British authorities advised consumers on Monday against washing chicken saying that, contrary to common belief, the practice could lead to food poisoning.
The stern warning was aimed at the 44 percent of Britons who wash raw chicken before cooking it, according to a survey by the British Food Safety Authority (FSA).
Washing raw chicken can spread campylobacter bacteria, the most common cause of food poisoning in Britain—though just 28 percent of the 4,540 adults surveyed had heard of it.
The most common reasons given for washing chicken were the belief that it removes dirt and bacteria, and because it was a family tradition.
In fact, the practice can spread the dangerous bacteria onto hands, clothing and surfaces, the FSA said.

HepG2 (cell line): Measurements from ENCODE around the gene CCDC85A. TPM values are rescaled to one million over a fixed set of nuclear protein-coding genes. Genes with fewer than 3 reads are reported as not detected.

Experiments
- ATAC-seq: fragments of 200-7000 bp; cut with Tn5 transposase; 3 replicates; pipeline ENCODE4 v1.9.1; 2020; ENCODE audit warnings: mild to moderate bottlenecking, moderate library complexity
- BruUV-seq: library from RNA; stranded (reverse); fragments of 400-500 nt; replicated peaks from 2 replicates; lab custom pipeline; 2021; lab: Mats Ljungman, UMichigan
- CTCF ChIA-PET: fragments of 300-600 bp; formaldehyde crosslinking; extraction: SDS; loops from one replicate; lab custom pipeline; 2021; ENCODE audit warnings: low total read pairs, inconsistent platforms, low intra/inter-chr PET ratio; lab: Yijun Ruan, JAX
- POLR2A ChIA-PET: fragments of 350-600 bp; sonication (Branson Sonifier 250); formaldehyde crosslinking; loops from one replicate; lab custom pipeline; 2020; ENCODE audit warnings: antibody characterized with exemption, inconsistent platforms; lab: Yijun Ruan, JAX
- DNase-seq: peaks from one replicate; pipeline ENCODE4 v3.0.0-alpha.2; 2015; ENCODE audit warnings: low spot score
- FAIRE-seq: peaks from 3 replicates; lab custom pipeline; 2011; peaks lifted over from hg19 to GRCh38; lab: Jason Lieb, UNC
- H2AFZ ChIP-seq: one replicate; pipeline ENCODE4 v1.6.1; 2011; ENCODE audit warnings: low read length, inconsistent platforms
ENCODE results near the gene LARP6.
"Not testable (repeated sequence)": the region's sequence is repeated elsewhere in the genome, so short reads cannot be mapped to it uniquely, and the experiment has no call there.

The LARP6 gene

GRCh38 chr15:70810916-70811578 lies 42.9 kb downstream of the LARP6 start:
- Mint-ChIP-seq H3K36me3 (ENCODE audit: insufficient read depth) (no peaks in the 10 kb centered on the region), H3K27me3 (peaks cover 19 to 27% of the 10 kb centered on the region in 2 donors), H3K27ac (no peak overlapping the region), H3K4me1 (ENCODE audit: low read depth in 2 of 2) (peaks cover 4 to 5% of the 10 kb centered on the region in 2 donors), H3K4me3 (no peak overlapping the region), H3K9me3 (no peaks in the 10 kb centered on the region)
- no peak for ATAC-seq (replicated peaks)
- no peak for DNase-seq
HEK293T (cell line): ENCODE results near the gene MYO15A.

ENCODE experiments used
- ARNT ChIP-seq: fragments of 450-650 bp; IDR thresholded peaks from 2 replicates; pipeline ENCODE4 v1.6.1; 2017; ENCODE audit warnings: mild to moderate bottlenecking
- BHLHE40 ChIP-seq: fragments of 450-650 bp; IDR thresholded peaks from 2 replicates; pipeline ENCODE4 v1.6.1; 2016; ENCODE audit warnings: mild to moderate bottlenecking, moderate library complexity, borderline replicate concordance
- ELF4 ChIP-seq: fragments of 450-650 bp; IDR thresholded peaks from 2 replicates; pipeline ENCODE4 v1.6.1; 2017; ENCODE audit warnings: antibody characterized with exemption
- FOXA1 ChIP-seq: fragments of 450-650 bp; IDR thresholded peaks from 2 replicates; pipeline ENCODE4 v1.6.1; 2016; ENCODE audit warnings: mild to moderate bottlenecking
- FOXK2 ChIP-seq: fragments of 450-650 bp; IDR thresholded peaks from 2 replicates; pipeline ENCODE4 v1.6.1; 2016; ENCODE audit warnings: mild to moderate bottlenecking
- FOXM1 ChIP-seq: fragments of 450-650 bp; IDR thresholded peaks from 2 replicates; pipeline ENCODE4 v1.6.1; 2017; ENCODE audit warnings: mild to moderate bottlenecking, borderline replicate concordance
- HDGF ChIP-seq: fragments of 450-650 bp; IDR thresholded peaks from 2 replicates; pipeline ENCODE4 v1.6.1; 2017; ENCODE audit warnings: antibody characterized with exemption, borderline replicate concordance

The food body has made the campaign against washing chicken the focus of its 2014 Food Safety Week, writing an open letter to cooking show producers to ask them to stop the washing of chicken on TV.
Campylobacter can cause abdominal pain, severe diarrhoea and vomiting, and in some cases death. Those most at risk are children and older people.
Poultry is the main source of the Campylobacter, which can also cause Guillain-Barre syndrome, which can leave victims paralysed.
"Campylobacter is a serious issue. Not only can it cause severe illness and death, but it costs the economy hundreds of millions of pounds a year as a result of sickness absence," FSA Chief Executive Catherine Brown said.